Bristol Shutterstock; Bristol Drones
Small and medium size law firms (SMEs) are contributing to the growth of Bristol and Bath’s burgeoning legal technology sector, a new report says.
The The Bristol & Bath LegalTech Report 2021, published by strategic research consultancy firm Whitecap, reveals that collaboration between SME firms and local legaltech companies is playing a role in the region’s journey to becoming one of the UK’s standout hubs thanks to 'higher-than-anticipated' rates of tech adoption despite these firms not being core targets for legal tech providers.
More than 30 legaltech firms, including tech companies working in the legal sector and legaltech arms operating within the region’s law firms, have a significant presence in the West of England, marking the region as a standout after London, the country’s primary hub.
The report was commissioned by a group of regional stakeholders including the Bristol Law Society, the West of England Combined Authority and legal tech innovation and community group Bristol+BathLegalTech.
SME firms make up the vast majority of Bristol and Bath’s legal market, representing 88% of the firms present in the region excluding barristers.
‘Due to their size and ability to make streamlined decisions, these firms can be more agile and responsive to new opportunities,’ the report says. ‘Whereas historically the latest technology may have been beyond the reach of smaller firms, the advent of digital solutions and cloud-based software means their engagement in tech has turned on its head and has been pushed up the agenda for many firms.’
The report suggests these firms are playing a greater regional role than large firms because of their tendency to work with local suppliers. It argues that encouraging SMEs and large law firms to collaborate, as well as fostering cross-sector links between legal tech companies and fintechs, will help secure the region’s continued development as a legaltech hub.
According to the report, more than 750 people in Bristol and Bath work in either legaltech or legal innovation roles, making up 19.2% of the region’s digital workforce, higher than in any other region, demonstrating that the sector is “disproportionately” strong.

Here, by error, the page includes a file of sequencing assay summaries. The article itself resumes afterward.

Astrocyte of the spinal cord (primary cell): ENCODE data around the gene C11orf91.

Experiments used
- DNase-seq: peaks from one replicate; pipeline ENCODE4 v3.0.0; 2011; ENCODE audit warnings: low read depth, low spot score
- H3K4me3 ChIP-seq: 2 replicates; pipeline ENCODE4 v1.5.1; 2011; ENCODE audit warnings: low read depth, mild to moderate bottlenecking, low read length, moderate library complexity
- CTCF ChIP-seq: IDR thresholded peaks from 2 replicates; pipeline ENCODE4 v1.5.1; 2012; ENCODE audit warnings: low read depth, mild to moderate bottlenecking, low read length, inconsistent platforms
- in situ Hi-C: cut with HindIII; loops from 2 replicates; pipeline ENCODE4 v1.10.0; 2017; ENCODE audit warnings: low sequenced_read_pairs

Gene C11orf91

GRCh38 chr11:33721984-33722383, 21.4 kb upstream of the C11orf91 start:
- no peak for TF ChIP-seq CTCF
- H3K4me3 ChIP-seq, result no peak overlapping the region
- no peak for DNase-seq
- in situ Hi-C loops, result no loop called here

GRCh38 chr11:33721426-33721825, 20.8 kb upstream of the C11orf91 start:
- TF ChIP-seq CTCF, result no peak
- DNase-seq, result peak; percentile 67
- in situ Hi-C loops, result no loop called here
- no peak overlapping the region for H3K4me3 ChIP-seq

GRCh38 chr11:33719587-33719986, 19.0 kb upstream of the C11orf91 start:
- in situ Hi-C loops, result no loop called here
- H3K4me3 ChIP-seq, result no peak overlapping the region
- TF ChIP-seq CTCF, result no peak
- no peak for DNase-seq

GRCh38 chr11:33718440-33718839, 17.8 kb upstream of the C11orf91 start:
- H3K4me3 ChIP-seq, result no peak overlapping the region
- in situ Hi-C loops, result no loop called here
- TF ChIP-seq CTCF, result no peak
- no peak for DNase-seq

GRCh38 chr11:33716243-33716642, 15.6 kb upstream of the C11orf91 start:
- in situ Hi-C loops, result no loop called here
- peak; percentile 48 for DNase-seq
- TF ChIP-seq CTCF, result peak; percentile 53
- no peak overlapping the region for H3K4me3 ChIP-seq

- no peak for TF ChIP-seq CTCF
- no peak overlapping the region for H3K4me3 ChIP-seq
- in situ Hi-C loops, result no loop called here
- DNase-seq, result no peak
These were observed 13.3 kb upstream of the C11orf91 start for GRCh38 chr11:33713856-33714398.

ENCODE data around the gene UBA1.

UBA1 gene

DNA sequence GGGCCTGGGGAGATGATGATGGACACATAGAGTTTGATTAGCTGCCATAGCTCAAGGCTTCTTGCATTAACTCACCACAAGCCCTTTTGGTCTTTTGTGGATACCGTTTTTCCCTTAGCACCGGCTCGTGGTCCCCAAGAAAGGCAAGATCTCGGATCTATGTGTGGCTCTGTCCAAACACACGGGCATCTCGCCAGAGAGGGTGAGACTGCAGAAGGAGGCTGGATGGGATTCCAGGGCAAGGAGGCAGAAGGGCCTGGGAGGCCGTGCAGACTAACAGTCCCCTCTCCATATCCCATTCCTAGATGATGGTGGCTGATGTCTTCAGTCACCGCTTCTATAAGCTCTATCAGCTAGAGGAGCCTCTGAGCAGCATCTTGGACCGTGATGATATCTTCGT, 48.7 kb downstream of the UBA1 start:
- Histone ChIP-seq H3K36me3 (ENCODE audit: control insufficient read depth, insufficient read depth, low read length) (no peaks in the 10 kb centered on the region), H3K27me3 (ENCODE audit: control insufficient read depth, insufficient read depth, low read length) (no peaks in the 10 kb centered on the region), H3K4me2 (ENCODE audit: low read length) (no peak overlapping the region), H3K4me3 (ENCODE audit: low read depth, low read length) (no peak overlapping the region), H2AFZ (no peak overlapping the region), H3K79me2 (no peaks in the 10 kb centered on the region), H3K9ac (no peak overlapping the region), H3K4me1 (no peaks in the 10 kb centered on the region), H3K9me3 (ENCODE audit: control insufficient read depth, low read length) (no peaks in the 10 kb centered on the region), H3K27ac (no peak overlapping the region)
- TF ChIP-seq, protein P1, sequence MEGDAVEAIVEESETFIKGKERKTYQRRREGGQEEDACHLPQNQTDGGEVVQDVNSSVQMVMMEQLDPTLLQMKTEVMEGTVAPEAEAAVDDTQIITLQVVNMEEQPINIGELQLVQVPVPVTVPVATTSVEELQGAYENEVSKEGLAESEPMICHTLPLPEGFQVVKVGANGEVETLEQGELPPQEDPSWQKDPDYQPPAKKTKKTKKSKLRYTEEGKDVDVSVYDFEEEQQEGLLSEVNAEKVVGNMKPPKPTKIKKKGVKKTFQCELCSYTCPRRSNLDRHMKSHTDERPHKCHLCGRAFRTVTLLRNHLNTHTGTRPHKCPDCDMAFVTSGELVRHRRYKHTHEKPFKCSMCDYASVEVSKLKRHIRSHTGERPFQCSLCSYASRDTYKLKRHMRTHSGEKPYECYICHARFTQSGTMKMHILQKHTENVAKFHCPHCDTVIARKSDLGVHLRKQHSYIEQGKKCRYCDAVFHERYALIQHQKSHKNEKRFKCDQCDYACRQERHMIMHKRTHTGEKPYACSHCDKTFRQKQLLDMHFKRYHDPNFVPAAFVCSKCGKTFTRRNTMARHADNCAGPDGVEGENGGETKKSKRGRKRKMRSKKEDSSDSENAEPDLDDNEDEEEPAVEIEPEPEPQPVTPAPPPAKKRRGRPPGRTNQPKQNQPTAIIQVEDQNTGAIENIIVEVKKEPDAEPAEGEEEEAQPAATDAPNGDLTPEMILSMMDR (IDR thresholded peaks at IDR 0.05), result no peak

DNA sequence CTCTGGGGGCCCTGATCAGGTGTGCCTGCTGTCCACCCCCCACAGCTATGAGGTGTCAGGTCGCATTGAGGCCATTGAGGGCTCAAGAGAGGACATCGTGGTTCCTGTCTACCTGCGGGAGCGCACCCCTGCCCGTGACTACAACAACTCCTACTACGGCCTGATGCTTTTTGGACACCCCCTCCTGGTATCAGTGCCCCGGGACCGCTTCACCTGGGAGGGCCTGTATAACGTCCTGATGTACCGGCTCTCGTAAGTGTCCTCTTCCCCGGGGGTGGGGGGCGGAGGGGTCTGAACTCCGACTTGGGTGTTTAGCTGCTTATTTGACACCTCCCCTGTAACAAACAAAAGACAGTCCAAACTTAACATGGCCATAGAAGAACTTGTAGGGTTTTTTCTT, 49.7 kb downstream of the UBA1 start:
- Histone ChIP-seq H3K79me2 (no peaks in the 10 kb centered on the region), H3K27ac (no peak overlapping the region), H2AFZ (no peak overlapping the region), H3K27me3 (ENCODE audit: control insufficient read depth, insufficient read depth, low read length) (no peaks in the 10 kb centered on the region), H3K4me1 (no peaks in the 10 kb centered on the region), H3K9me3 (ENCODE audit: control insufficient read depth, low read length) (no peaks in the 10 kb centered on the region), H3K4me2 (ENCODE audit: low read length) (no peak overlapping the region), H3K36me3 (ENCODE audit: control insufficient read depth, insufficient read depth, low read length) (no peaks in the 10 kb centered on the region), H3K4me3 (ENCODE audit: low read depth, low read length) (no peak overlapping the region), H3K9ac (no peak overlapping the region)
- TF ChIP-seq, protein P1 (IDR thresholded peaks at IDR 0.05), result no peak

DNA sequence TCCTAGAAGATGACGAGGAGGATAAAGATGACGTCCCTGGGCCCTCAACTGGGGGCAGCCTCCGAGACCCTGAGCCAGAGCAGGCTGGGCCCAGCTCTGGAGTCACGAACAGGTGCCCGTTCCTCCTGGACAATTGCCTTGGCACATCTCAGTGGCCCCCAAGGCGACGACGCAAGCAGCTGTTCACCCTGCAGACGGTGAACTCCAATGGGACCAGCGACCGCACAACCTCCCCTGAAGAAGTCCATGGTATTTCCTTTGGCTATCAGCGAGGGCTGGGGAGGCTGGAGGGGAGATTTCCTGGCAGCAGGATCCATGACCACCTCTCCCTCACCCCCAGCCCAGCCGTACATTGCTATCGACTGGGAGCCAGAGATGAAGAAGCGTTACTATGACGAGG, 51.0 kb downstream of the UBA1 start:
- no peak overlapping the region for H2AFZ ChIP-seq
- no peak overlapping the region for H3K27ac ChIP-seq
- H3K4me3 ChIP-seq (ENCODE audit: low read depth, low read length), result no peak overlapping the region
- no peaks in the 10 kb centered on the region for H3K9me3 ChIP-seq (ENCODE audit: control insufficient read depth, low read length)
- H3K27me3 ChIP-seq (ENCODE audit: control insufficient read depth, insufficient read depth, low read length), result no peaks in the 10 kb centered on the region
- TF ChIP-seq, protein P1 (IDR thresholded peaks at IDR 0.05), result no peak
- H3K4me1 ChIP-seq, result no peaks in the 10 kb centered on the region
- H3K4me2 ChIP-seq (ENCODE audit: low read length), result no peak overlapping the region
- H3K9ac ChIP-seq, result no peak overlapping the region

It says many law firms with bases in the region, including Burges Salmon, Foot Anstey and VWV, possess a strong focus on IT and innovation and have made 'significant' investments in legaltech over the course of the pandemic.
The report also points to the pandemic’s role in encouraging collaboration between law firms and tech companies as firms look to improve their digital competency to meet client needs despite the forced shift to remote working.
However, John Manley, high sheriff of Bristol and former director of cloud services at HP Laboratories, said law firms could do more to support the sector.
“Legal tech in the region won’t reach its potential until law firms work with leaders from the technology and creative industries, and domain experts from the city’s academic law schools,” he said. “These industries can bring true innovation to the challenges identified by the legal sector.”
Independent law firms in Europe developing their own technology solutions include Serbian firm BDK, two of whose partners have launched and financed a document automation startup to help in-house teams streamline the creation of standardised legal documents.
In February last year, a number of leading Spanish law firms teamed up with legal tech startups and universities to set up a legal technology hub in Barcelona while the Singapore government has been a consistent supporter of its legal technology market.
In 2019, the Law Society of England and Wales published a report identifying the top ten marketing-leading cities for legal tech vying to become the top destination for start-ups. While the report named San Francisco as the unofficial world leader in legal tech, it said London sat in a strong position to challenge it, ranking close to San Francisco in specialist markets for AI suppliers.